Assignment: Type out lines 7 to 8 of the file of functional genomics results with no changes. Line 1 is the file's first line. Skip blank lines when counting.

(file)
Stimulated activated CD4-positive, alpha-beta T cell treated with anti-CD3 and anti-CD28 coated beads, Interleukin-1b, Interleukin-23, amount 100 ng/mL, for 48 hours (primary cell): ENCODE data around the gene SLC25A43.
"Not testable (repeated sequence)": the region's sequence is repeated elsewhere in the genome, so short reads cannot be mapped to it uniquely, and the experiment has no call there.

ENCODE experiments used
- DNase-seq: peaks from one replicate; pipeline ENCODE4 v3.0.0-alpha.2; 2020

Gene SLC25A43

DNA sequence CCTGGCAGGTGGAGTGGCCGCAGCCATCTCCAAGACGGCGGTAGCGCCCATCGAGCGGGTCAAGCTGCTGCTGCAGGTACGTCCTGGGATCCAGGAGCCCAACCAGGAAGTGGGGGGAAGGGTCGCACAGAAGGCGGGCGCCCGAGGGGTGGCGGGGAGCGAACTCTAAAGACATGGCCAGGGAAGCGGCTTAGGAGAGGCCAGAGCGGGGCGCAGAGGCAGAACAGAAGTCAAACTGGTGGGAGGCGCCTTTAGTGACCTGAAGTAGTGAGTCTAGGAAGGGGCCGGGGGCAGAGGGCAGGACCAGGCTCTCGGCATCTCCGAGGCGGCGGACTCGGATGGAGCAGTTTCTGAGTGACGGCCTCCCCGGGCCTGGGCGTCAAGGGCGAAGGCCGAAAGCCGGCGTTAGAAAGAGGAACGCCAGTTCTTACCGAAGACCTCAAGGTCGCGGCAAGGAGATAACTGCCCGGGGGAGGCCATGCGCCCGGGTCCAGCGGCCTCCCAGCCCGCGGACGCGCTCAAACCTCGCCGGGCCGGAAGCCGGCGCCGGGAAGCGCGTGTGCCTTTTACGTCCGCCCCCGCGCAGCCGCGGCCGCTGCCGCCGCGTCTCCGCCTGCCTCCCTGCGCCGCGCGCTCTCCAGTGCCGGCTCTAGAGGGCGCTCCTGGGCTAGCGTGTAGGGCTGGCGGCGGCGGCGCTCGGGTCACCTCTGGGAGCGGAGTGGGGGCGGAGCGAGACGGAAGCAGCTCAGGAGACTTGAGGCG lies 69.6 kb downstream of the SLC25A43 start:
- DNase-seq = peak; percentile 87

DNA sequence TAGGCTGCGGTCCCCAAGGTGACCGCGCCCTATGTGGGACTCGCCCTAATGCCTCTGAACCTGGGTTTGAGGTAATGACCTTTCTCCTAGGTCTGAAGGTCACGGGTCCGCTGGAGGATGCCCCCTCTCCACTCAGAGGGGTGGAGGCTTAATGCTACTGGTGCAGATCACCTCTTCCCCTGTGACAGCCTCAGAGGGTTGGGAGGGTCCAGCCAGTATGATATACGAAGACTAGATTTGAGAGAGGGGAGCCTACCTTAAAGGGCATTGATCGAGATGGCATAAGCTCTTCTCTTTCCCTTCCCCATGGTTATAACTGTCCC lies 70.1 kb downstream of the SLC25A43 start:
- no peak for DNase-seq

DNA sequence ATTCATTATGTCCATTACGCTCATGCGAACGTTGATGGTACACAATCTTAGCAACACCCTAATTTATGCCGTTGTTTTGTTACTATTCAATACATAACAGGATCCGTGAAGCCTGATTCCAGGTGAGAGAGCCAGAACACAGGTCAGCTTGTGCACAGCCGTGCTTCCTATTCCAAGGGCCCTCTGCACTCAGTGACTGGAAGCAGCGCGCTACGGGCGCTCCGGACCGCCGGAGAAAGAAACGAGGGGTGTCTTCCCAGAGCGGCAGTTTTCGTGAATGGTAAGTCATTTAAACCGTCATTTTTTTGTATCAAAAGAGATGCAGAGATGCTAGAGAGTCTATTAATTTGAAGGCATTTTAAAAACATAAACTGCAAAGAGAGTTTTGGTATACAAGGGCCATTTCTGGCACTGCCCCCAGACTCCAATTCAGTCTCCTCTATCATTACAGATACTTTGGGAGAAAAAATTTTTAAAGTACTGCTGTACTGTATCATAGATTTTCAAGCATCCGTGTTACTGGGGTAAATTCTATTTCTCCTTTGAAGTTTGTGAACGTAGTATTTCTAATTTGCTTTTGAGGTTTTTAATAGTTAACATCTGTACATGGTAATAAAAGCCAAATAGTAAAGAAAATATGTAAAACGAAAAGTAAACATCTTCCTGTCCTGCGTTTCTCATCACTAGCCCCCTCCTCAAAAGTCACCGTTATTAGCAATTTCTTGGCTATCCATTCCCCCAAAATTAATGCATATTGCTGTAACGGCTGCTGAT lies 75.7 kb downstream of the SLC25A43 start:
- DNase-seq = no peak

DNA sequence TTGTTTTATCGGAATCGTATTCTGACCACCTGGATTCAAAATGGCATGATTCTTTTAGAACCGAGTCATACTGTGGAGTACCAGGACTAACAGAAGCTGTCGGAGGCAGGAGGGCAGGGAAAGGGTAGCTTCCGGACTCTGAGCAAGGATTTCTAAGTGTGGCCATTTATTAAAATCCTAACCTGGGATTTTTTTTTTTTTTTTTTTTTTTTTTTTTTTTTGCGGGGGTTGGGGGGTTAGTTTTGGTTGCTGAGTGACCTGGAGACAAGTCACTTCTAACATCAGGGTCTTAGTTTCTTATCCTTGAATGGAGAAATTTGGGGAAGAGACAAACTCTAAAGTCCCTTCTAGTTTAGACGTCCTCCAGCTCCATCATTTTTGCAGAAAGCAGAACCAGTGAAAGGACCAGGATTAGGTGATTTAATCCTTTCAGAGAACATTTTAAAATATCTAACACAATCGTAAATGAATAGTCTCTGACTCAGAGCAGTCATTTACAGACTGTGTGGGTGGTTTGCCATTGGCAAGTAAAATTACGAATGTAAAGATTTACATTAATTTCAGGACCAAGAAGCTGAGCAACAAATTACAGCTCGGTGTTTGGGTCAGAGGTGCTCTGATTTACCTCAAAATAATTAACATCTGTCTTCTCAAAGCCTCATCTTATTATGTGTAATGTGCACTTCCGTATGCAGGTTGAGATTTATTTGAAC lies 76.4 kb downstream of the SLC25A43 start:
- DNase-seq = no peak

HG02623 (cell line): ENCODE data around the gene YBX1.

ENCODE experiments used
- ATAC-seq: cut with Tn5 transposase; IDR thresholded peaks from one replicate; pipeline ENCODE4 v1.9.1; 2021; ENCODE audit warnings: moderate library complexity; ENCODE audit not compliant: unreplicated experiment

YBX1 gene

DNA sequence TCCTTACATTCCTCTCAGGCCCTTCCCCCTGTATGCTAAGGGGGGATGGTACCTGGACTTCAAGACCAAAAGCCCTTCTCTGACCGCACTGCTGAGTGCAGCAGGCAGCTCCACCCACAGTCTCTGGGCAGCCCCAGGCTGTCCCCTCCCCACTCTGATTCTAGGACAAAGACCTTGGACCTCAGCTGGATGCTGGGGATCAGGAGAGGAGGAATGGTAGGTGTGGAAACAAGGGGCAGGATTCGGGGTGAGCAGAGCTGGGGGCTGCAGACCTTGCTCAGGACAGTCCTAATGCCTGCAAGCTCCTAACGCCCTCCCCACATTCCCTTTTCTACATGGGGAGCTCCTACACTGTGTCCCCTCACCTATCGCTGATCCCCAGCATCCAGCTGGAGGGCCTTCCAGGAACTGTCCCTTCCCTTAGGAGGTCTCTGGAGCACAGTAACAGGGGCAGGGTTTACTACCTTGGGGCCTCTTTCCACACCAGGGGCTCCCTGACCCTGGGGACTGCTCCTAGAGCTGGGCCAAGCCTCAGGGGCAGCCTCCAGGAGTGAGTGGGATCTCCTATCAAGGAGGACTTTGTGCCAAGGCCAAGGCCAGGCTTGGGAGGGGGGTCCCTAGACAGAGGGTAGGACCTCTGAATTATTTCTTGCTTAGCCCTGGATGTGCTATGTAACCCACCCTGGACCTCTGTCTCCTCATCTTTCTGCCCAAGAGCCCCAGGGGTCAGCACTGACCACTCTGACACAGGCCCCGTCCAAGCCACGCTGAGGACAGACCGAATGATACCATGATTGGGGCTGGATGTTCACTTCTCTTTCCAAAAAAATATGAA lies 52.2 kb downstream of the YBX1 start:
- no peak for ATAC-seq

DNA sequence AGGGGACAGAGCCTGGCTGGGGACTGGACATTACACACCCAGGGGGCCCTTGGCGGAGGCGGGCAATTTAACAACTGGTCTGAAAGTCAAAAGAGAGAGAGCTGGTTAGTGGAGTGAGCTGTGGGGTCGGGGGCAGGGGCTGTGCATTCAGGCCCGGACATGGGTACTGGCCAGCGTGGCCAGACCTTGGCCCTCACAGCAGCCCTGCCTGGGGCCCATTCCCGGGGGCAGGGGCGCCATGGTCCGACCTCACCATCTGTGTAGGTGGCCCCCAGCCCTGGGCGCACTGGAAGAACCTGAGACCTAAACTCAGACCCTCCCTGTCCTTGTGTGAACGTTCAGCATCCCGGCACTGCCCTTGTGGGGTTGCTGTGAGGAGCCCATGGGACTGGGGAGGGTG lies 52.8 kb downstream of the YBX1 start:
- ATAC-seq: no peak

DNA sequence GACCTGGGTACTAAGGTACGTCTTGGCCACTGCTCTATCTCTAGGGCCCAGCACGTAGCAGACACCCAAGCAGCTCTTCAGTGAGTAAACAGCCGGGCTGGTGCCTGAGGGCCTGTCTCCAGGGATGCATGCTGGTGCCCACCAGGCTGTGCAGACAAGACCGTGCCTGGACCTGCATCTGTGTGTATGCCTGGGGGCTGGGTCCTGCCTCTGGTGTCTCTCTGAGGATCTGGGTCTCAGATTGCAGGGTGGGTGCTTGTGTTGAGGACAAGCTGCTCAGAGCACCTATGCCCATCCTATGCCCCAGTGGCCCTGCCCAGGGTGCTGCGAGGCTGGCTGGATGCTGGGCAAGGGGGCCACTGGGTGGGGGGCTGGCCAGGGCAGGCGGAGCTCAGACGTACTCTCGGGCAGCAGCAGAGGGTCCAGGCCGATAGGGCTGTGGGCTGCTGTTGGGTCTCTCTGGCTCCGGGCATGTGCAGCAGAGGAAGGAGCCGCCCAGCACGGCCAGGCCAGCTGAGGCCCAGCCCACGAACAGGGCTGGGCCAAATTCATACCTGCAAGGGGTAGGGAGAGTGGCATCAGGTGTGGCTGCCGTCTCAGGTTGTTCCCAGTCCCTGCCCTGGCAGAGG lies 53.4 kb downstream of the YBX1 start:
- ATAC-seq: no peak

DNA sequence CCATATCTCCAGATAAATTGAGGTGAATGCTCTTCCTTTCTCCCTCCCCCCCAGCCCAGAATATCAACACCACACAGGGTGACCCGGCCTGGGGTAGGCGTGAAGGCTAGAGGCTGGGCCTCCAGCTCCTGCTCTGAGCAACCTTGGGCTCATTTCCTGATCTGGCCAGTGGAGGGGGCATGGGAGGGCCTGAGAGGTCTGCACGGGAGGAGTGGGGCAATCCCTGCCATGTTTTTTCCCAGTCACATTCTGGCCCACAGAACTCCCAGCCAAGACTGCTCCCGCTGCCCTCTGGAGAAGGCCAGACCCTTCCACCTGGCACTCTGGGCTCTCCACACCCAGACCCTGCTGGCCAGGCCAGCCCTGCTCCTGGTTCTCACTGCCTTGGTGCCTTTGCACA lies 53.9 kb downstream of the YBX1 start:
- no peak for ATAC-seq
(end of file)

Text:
- DNase-seq = peak; percentile 87

DNA sequence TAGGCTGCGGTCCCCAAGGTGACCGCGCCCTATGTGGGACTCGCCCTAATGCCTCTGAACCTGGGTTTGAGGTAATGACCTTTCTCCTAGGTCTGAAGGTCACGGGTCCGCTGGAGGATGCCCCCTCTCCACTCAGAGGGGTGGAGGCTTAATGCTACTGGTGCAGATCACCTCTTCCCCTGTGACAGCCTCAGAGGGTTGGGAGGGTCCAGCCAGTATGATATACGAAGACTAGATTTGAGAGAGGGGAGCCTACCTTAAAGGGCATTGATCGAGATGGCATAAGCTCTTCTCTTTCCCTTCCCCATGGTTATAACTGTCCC lies 70.1 kb downstream of the SLC25A43 start: